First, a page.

Recently (or perhaps not so, research would be required before I say this with any authority), Cinderella retellings have been veering away from Cinderella being someone without agency who is helped out by people due to her good nature and purity to being someone who seizes agency and uses her own wits, passion and talents to achieve whatever it is she wants.

Interstellar Cinderella keeps the setup of the original Cinderella with two evil stepsisters and one evil stepmother though, thankfully, there is no mention of them being ugly. But Cinderella, instead of being a drudge, is a mechanic. Her passion is fixing things and building things, using her tools and her mind to keep herself busy and useful. When the invitations to the ball arrive, the stepmother and the step sisters leave for the ball but instead of the traditional chores that the stepmother leaves for Cinderella to accomplish, Interstellar Cinderella’s (I.C from now on) stepmom makes off with I.C’s toolbox and a broken ship that she cannot fix without the toolbox.

Underwood also keeps the fairy godmother but instead of making I.C magically able to go to the ball, the fairy godmother gives I.C brand new tools that enable her to fix her rocket so she can go to the ball. The prince is drawn as a POC (yes!) but I.C’s heart yearns not for him but the ship he is on! I.C uses her tools to fix the prince’s burning ship and then reverting to tradition has to flee because her ship can only fly till midnight. The prince is left with a socket wrench and he goes all over the galaxy inviting women to try fixing a ship. I won’t give the ending away but it just as amazing as the rest of the book.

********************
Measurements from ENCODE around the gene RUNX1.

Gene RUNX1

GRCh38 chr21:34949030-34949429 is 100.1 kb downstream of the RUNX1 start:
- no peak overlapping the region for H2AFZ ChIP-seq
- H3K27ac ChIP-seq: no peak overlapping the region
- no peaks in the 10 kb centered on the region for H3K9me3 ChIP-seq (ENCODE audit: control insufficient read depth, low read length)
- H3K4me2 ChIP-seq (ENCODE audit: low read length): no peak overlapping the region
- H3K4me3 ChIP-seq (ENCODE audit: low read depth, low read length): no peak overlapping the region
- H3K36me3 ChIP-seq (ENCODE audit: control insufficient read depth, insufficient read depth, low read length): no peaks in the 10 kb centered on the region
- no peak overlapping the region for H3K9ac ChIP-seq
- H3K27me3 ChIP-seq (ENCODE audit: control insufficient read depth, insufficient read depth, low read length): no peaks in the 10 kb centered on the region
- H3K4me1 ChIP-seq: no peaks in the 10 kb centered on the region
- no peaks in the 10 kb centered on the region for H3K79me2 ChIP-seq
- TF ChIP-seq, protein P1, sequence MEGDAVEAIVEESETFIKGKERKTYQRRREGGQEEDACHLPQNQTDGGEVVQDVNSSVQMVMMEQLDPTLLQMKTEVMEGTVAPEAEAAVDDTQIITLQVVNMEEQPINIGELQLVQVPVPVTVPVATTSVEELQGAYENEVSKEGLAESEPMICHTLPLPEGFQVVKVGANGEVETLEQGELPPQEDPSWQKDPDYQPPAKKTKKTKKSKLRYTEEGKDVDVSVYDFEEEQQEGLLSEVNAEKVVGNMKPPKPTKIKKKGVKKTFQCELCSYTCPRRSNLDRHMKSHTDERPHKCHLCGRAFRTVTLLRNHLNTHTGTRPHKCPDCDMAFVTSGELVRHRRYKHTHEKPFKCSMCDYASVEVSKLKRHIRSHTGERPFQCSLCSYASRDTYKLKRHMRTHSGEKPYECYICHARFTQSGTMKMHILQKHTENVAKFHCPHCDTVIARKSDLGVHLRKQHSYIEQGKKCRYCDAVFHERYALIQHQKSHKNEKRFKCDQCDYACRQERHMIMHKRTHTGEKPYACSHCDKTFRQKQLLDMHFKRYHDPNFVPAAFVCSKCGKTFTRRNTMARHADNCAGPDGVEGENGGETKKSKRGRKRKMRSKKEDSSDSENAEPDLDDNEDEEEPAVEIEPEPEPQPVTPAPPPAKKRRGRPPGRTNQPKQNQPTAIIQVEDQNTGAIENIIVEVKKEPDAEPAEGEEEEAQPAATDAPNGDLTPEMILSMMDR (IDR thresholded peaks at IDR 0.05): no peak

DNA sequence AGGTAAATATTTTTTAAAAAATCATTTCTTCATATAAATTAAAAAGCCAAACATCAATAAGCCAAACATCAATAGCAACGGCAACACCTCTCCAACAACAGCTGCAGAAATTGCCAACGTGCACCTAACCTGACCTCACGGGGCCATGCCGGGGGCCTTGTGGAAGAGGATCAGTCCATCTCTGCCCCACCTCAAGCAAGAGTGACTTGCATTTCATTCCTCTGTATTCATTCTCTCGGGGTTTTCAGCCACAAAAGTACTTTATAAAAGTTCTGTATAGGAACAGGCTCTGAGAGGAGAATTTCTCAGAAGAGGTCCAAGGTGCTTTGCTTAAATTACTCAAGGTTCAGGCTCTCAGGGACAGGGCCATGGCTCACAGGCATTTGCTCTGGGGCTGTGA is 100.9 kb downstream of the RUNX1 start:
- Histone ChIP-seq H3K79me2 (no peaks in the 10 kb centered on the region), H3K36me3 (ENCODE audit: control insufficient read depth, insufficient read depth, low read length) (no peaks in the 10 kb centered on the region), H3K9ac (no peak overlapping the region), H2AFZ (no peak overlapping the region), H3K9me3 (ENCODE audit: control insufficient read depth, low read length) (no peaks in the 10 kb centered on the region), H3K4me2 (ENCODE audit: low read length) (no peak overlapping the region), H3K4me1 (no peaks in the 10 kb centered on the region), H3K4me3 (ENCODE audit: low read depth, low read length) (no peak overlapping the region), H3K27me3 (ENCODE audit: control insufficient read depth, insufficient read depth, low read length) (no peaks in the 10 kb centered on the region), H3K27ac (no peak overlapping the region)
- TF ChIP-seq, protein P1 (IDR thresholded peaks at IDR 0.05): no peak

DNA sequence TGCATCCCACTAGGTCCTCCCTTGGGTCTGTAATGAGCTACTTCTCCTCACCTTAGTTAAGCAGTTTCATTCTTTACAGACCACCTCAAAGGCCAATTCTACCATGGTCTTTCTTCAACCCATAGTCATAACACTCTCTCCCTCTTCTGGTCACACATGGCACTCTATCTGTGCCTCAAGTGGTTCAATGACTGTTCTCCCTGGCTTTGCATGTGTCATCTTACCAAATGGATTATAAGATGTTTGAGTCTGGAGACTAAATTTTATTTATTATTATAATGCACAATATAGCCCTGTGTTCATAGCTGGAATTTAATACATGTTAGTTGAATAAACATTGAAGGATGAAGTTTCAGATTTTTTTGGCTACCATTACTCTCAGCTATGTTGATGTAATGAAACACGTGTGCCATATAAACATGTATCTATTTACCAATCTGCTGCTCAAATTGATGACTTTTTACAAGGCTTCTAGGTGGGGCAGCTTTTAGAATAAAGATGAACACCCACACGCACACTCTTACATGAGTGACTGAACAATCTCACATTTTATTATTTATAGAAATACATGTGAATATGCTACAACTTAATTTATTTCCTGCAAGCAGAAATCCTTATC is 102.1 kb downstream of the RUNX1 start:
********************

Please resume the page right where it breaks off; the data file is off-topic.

This retelling focuses a lot of attention on young girls learning to achieve for themselves the things they want without waiting for someone to gift them these things. Underwood is careful to keep the traditional elements of the fairytale but infuse the fairytale with a new life and a new joie de vivre that is more suited to the young girls growing up in contemporary society. I like that the prince’s search for the girl depends not on a girl’s physical endowments (her foot size) but on her mind. It focuses attention on the importance of a girl’s mind over her physical looks.

Underwood also levels the playing field a bit, that is, when she has I.C save the prince’s burning ship, she reattributes some of the power the prince has to I.C who saved him. While the original Cinderella was desirable simply because of her looks, I.C actually has a skill that the prince needs: her mechanic skills. In an environment where space ships are a necessary part of life, someone who has the ability to fix and maintain them has a lot of power.

Interstellar Cinderella’s take on Cinderella is fresh, modern and empowering. Deborah Underwood, accompanied by Meg Hunt’s wonderful illustrations, takes a passive heroine and recasts her as someone who seizes agency even when the world refuses to give her any. I recommend this book to everyone.

4 responses to “Book Talk: Interstellar Cinderella by Deborah Underwood and Meg Hunt (Illustrator)

  1. I teach three year olds and often they ask me to tell them the story of Cinderella (although I’ve been telling them Cinderella’s an android, lol). Now this book. This book I have to have in my classroom to read aloud!

  2. In primary school, I used to go around my library and pull out every single picture book version of Cinderella I could find to read. I can only imagine how a kid would feel if they found this gem of a world.

  3. Pingback: The Best of 2015: Picturebooks | The Book Wars·